Dubai: In less than four years, nearly 97 per cent of physicians in the Middle East would be using their mobiles to do more than just talk or use the apps on them. They would be using the handsets to keep track of their patients’ needs in real-time. Currently, about 50 per cent of physicians do so in this region.
“A clinician can access data in real-time from the bedside and won’t need to go to an access point or computer,” said Wayne Miller, Healthcare Director at Zebra Technologies EMEA. “Nurses can use a dedicated smartphone with inbuilt security and features to do the job.
“Mobile technology will reduce the cost of patient care, improve the quality and reduce medication administration errors.”
In the UAE, Zebra has a tie-up with Dubai Health Authority to unify its electronic medical record systems and with operators such as Capital Health in Abu Dhabi, Mediclinic Middle East and Aster DM Healthcare Group.
“Digitisation allows sharing of data and mobility,” Miller added. “Sensors and bar codes can be attached to clinicians, patients, equipment and medicines to stream data. RFID (radio frequency identification) will be a complementary technology, but bar codes will stay for around 20 years. The advantage of RFID is that it can read 20 boxes at a time compared to bar codes’ that do one at a time. RFID will be big in the next five years.”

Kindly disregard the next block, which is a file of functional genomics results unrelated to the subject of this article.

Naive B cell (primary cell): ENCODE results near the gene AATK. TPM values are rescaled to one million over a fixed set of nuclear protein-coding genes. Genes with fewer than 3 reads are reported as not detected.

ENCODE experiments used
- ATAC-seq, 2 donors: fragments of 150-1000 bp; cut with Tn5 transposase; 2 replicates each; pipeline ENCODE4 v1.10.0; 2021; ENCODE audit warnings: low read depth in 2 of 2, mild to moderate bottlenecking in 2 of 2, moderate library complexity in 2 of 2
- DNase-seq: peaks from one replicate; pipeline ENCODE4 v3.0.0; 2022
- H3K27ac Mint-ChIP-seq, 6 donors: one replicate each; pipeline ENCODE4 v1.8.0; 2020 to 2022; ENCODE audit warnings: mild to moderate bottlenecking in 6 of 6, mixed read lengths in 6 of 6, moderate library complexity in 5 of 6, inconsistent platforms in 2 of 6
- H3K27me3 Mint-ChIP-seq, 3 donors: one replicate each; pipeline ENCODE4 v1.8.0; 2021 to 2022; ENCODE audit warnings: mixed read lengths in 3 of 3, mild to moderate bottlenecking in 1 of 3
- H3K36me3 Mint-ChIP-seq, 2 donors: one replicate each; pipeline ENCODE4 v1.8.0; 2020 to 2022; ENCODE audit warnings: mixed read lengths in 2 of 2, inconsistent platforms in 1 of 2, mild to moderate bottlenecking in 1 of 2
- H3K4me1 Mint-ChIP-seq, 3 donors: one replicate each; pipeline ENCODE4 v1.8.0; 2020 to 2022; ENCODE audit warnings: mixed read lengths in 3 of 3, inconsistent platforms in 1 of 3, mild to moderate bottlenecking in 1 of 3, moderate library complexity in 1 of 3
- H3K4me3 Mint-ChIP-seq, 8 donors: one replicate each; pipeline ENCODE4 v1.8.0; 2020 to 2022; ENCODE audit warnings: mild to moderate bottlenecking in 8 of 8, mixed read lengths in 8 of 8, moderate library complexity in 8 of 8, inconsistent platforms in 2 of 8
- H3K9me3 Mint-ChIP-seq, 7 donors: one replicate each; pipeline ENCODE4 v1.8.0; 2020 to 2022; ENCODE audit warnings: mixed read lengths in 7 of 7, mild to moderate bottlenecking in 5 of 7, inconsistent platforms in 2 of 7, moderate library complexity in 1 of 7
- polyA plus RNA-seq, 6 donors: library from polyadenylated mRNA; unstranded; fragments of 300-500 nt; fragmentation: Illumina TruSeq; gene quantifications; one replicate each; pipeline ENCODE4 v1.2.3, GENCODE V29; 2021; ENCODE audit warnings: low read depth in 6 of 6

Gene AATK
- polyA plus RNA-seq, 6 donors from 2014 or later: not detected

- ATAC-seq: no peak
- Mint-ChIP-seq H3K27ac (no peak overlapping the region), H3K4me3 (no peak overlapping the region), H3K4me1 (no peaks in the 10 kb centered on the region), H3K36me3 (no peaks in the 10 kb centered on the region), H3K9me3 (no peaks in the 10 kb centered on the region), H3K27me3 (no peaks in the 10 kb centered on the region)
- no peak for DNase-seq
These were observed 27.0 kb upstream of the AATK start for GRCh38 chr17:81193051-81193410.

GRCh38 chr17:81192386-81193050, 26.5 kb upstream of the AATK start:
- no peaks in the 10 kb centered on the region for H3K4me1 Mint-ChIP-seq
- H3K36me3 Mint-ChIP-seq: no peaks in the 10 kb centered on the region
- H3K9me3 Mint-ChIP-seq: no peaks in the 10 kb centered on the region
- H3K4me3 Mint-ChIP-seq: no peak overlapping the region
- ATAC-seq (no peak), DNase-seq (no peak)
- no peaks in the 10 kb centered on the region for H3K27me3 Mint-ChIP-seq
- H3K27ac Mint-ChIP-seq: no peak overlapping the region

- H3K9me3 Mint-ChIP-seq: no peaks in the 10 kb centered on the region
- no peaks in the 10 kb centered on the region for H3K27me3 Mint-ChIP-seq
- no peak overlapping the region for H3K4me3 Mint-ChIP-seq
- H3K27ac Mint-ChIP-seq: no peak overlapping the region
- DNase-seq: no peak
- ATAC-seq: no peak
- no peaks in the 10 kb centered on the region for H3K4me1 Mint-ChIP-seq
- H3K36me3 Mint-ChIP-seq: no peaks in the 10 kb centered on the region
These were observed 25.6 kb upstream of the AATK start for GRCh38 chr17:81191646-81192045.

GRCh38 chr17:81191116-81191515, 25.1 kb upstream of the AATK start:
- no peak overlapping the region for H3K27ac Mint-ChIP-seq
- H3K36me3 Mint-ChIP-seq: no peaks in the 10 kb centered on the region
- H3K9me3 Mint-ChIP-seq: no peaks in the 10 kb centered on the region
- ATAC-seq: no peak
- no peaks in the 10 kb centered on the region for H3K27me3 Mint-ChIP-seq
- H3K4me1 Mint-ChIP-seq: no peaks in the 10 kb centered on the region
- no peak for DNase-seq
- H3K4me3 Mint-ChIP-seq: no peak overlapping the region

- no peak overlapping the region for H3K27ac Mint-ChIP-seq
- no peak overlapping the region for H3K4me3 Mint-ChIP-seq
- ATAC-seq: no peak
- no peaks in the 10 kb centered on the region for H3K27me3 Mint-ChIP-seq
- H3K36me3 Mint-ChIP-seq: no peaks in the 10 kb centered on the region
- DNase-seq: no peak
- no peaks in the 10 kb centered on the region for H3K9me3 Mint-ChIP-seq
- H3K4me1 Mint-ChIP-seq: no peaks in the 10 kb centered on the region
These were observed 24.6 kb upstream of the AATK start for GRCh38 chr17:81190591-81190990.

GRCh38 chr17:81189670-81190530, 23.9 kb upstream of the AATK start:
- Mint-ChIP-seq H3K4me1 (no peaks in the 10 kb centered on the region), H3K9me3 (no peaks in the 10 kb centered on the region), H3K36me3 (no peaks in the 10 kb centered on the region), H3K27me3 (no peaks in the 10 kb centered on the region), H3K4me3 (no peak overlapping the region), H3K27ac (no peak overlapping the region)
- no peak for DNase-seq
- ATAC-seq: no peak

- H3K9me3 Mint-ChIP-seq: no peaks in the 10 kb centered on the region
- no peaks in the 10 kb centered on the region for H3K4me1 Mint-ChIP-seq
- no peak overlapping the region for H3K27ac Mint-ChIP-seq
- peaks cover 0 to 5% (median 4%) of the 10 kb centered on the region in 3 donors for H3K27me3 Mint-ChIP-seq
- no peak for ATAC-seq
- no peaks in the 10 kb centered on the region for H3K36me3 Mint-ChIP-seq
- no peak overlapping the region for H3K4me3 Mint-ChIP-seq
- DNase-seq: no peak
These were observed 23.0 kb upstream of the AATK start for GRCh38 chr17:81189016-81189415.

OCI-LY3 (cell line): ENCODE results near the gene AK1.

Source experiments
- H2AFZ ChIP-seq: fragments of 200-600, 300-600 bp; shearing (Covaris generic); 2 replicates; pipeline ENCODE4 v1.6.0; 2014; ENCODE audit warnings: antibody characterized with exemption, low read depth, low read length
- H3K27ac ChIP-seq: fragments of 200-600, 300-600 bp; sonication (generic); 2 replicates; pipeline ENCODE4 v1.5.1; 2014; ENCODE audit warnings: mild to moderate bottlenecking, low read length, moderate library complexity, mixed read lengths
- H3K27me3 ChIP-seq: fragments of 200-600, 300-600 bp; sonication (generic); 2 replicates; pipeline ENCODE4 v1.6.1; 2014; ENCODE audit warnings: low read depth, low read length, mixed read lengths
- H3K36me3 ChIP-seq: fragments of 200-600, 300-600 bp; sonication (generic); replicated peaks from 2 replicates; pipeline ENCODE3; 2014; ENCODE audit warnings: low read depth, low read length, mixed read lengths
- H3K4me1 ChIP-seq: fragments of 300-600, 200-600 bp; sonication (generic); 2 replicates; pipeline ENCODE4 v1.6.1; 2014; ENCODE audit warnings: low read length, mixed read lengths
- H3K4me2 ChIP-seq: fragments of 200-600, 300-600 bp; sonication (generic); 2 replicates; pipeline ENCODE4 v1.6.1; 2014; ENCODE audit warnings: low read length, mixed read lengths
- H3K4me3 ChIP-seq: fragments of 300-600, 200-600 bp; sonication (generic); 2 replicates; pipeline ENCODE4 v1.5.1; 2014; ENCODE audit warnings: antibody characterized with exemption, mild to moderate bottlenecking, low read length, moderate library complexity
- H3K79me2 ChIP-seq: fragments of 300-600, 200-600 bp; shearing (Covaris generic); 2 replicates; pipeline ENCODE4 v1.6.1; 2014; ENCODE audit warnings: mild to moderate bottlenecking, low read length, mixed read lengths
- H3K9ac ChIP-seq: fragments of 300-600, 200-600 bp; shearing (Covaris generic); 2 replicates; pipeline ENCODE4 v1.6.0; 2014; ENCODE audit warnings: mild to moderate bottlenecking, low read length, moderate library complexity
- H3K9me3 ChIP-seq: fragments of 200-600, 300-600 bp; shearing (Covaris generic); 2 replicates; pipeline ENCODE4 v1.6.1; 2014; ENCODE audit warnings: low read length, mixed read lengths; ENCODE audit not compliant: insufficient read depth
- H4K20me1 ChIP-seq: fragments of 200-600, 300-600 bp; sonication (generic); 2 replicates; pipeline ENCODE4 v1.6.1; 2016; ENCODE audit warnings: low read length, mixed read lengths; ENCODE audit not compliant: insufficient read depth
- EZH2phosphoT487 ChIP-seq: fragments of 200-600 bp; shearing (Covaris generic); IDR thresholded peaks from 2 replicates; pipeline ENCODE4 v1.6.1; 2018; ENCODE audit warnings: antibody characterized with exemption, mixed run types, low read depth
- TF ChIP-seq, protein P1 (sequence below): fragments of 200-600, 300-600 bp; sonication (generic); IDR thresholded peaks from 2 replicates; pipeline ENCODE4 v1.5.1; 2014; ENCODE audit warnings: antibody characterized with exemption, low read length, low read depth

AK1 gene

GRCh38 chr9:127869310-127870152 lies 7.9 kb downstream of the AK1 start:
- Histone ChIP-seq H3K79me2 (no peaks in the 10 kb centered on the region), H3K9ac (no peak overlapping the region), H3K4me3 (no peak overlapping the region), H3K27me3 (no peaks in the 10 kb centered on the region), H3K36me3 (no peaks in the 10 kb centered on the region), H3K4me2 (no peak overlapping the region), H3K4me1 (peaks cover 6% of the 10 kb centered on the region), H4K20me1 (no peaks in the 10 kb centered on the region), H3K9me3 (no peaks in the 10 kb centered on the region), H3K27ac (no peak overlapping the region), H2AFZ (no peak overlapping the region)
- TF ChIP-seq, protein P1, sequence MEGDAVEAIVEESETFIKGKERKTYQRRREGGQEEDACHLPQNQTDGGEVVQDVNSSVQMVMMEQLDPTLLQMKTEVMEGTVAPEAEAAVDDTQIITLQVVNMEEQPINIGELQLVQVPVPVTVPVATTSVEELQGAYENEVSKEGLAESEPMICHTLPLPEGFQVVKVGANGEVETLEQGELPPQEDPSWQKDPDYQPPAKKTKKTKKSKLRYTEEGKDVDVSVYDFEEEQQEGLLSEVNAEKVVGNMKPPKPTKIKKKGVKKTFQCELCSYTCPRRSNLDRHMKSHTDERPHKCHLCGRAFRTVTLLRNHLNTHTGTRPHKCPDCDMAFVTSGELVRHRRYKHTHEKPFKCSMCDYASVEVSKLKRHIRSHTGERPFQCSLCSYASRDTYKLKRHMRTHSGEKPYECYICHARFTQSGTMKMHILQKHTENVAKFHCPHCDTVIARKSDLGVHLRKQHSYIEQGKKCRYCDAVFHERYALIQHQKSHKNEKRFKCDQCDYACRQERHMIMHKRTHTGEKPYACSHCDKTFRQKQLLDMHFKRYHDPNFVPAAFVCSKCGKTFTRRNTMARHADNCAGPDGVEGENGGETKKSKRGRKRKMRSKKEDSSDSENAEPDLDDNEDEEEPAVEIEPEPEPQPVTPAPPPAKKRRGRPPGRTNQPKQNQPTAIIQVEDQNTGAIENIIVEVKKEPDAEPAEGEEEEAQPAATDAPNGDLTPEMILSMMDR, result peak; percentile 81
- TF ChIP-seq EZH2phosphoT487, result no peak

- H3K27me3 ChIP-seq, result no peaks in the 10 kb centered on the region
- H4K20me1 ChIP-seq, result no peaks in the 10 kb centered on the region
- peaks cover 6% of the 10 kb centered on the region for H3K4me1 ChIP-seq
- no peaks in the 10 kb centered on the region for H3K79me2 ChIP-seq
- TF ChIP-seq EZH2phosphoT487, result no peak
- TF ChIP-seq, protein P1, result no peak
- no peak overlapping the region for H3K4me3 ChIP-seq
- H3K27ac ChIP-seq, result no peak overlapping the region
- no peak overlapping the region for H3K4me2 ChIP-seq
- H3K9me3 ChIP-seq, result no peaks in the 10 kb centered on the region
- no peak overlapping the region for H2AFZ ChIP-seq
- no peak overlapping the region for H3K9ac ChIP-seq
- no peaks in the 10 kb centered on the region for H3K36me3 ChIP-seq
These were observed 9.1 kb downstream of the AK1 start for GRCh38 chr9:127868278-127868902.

About the need to regulate data use in health care, he said the need is for best practices. “There are bar codes and QR codes on medicine packets in the EU. If medicine has to be given to a patient, the nurse scans the patient’s wristband and QR code of the medicine. So, the nurse will know where the medicine came from, the batch number and the serial number. If the medicine has to be recalled, we can know the patients the medicine is given to.”
Web-enabled glasses could be making another appearance
The Google Glass did not come to much, but that’s no reason why similar attempts at such product types should not be made again. And find uses in meeting health care needs.
“Believe it or not, health care always follows retail,” said Wayne Miller of Zebra. “Bar codes were used in the retail sector from the early 60s — the health care sector is just realising the value of it.”
“The market is going to adopt the glasses as there are new use cases. When prices come down and technology improves, then the use case will be there.”